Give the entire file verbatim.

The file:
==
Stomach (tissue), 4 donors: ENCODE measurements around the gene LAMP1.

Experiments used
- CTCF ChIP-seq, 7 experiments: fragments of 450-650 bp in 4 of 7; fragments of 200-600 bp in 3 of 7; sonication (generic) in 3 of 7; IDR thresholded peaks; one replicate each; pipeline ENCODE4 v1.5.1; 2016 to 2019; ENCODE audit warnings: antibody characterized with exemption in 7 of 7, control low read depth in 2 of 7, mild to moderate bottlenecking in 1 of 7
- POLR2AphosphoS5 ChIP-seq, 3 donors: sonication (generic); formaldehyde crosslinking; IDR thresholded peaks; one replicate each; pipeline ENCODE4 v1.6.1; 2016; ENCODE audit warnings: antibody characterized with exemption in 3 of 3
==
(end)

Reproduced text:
Stomach (tissue), 4 donors: ENCODE measurements around the gene LAMP1.

Experiments used
- CTCF ChIP-seq, 7 experiments: fragments of 450-650 bp in 4 of 7; fragments of 200-600 bp in 3 of 7; sonication (generic) in 3 of 7; IDR thresholded peaks; one replicate each; pipeline ENCODE4 v1.5.1; 2016 to 2019; ENCODE audit warnings: antibody characterized with exemption in 7 of 7, control low read depth in 2 of 7, mild to moderate bottlenecking in 1 of 7
- POLR2AphosphoS5 ChIP-seq, 3 donors: sonication (generic); formaldehyde crosslinking; IDR thresholded peaks; one replicate each; pipeline ENCODE4 v1.6.1; 2016; ENCODE audit warnings: antibody characterized with exemption in 3 of 3